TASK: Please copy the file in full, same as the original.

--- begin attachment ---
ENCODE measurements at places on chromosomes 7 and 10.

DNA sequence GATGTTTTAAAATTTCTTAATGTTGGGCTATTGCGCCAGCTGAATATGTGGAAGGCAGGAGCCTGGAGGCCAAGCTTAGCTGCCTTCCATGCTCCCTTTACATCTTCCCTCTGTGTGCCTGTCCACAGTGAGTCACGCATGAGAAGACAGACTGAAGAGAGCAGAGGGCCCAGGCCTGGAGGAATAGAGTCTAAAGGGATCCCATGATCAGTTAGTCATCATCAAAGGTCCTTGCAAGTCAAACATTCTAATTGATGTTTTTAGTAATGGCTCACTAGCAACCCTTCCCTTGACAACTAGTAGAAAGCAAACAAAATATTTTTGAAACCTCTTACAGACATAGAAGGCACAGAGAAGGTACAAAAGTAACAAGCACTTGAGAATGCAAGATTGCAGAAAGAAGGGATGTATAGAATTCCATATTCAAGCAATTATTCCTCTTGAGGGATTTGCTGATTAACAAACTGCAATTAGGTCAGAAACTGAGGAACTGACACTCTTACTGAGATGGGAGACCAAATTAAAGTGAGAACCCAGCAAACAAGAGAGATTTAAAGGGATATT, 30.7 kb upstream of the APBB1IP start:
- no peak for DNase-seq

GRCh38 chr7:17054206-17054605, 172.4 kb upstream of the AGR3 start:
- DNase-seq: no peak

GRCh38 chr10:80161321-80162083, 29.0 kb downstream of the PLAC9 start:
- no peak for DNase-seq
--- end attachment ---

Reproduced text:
ENCODE measurements at places on chromosomes 7 and 10.

DNA sequence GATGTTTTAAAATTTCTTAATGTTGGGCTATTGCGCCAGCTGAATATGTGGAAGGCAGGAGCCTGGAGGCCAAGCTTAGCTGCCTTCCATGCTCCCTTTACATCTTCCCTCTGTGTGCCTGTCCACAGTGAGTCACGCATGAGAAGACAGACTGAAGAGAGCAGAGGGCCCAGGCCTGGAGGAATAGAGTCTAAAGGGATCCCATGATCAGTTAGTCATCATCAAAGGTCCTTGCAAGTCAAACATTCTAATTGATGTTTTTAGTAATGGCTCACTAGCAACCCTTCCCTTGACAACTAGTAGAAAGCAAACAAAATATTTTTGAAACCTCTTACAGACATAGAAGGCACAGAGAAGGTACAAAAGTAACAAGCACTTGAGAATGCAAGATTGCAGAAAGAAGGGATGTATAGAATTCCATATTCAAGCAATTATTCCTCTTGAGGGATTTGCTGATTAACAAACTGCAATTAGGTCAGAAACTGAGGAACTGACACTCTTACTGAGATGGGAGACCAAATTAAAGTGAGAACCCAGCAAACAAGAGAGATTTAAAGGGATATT, 30.7 kb upstream of the APBB1IP start:
- no peak for DNase-seq

GRCh38 chr7:17054206-17054605, 172.4 kb upstream of the AGR3 start:
- DNase-seq: no peak

GRCh38 chr10:80161321-80162083, 29.0 kb downstream of the PLAC9 start:
- no peak for DNase-seq